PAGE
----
• PT Youtube
  • CW Facebook
  • CW Linkedin
  • CW Twitter
3/18/2019 | 1 MINUTE READ

Solvay and Airborne to partner on developing automated processing for composite materials

Facebook Share Icon LinkedIn Share Icon Twitter Share Icon Share by EMail icon Print Icon

The partnership aims to identify solutions to the industrialization challenges facing the composites industry.

Share

Facebook Share Icon LinkedIn Share Icon Twitter Share Icon Share by EMail icon Print Icon

Solvay (Alpharetta, Ga., U.S.) and Airborne (The Hague, The Netherlands) announced March 18 that the two companies signed a Memorandum of Understanding (MOU) at JEC World 2019. The companies will partner on developing automated processing solutions for the industrialization and high volume use of composite materials.

Industrializing the generation of tailored prepreg layups and forming technologies for high volume applications is a significant challenge for the composites industry and the companies aim to bring together digitization, automation and state of the art materials and processes to bridge from industrial to high-performance high-volume applications.

The combination of Solvay’s leadership in composite materials and processes for structural applications and Airborne’s expertise in automated engineering processes and digital systems aims to identify solutions to the industrialization challenges facing the composites industry.

“Solvay sees great potential in this collaboration with Airborne - our companies have got unique synergies and the same focus on developing industrialization solutions to meet increasing production rates,” says Rob Blackburn, Application Engineering director at Solvay Composite Materials Global Business Unit.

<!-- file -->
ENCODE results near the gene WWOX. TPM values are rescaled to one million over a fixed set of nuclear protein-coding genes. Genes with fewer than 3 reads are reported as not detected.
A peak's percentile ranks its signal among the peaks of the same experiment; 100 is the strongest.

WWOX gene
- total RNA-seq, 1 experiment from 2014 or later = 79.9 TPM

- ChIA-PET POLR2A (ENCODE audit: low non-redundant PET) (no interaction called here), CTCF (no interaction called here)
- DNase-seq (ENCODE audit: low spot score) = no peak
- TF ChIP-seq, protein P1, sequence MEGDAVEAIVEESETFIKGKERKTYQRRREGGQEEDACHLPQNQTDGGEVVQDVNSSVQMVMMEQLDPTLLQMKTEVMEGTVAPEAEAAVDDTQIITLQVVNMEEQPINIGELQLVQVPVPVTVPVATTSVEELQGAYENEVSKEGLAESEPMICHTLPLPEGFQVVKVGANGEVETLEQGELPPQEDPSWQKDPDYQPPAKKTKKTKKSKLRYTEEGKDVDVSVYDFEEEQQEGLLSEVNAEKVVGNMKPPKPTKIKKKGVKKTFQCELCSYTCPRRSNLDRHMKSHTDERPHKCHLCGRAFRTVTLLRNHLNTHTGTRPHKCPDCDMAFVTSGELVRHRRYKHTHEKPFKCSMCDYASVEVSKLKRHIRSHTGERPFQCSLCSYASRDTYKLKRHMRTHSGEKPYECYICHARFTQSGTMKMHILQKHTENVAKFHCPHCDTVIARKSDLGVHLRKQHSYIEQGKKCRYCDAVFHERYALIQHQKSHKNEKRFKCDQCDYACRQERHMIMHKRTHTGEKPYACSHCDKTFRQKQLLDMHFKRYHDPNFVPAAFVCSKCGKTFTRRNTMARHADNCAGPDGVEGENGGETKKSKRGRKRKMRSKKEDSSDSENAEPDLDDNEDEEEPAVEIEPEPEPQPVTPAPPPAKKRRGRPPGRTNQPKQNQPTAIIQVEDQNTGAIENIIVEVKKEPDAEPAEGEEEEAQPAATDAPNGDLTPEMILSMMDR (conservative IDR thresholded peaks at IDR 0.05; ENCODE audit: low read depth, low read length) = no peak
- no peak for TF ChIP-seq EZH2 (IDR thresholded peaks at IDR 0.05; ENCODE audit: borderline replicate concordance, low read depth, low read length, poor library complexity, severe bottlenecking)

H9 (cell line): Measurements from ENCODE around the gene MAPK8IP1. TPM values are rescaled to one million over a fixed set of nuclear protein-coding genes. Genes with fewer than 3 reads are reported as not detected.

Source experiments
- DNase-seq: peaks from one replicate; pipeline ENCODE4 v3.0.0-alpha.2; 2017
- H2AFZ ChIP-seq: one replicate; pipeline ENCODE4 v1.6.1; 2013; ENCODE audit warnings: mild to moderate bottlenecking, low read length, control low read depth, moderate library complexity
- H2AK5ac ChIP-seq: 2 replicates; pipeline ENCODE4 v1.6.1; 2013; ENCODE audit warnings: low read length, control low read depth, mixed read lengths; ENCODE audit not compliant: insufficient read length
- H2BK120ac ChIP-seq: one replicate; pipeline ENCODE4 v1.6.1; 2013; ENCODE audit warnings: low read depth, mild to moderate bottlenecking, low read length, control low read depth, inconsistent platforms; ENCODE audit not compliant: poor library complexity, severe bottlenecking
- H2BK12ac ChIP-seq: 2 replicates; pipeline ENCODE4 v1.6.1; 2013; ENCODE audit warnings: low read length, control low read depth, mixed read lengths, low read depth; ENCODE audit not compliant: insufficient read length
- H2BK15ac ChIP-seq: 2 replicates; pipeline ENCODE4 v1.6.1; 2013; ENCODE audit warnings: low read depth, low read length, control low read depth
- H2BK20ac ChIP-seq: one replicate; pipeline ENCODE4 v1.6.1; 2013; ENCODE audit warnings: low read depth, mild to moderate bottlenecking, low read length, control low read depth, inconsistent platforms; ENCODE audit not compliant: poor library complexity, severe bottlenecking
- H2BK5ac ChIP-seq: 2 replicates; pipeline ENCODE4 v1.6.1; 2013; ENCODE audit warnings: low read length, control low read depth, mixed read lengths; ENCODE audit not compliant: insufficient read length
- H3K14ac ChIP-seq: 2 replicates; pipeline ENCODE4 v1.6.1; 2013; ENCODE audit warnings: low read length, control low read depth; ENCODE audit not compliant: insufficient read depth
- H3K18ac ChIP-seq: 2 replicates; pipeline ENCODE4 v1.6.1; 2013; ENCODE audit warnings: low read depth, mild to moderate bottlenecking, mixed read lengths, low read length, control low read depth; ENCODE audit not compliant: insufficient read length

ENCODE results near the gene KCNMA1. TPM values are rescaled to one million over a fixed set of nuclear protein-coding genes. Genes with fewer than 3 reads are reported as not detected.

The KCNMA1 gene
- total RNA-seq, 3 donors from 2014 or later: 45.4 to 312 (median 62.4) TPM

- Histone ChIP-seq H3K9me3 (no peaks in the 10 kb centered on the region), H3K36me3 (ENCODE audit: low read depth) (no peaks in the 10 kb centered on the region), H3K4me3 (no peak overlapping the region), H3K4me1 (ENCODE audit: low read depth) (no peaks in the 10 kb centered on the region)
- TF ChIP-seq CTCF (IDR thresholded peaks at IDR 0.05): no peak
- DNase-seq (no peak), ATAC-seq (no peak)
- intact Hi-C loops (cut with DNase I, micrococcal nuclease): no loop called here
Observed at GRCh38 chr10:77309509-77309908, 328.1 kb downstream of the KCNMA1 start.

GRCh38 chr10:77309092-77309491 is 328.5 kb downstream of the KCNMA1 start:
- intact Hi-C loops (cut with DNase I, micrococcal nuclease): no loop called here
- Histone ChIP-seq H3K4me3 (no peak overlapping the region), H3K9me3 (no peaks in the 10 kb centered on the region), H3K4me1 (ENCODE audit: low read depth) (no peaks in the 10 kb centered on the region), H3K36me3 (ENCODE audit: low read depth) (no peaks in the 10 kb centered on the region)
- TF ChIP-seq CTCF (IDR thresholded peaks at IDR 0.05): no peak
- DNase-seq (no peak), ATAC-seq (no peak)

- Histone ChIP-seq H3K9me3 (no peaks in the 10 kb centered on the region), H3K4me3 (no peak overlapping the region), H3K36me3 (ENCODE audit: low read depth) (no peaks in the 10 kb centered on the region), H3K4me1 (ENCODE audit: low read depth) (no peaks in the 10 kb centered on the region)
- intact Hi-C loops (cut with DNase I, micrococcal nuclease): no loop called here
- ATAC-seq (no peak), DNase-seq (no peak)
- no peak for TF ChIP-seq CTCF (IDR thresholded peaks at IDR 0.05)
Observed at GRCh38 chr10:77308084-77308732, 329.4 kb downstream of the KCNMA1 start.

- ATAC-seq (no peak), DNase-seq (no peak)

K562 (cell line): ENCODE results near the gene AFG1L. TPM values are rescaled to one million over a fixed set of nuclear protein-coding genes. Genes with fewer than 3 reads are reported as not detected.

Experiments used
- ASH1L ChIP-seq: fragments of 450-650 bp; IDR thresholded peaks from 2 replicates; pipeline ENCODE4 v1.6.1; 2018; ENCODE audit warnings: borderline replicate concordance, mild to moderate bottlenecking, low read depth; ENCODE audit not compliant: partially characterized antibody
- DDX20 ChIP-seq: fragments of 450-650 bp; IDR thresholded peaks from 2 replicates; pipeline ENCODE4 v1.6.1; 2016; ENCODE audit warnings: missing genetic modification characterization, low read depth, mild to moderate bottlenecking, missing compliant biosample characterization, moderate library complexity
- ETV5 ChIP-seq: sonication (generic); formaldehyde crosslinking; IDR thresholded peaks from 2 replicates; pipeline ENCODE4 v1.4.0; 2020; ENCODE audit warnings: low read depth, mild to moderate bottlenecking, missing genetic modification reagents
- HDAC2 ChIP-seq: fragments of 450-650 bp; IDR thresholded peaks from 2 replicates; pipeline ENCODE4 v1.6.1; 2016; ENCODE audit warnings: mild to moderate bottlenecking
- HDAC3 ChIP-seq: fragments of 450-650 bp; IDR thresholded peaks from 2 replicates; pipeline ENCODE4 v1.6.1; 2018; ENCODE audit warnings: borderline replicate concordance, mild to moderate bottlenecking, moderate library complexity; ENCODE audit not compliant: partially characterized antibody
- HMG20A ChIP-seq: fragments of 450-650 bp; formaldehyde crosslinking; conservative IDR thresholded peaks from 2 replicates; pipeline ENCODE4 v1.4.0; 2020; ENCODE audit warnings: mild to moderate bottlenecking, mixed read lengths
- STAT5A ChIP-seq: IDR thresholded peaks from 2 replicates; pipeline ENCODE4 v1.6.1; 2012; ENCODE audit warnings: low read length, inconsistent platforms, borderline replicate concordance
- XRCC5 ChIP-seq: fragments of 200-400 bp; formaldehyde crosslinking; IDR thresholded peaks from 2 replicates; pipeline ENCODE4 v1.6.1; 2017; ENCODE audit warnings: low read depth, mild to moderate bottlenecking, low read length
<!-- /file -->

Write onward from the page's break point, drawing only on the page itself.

“It’s an honor to work with one of the world’s leading material science companies. To truly drive innovation in composites, we firmly believe it is vital to collaborate throughout the value chain, enabling the development of materials, processes and automation to go hand-in-hand. If we follow such a holistic approach, great breakthroughs are possible,” says Marcus Kremers, CTO at Airborne.

RELATED CONTENT

  • New twist in cycling: A truss bikers can trust

    An "open tube" alternative to the solid-tube bike frame.

  • Wind Blade Manufacturing: Cost-efficient materials-based strategies

    The wind blade’s four key elements — the root, the spar, the aerodynamic shell or fairing, and the surfacing system — have present unique manufacturing challenges that must be met with carefully selected composite material systems and molding strategies.

  • The matrix

    The matrix binds the fiber reinforcement, gives the composite component its shape and determines its surface quality. A composite matrix may be a polymer, ceramic, metal or carbon. Here’s a guide to selection.

Related Topics

Resources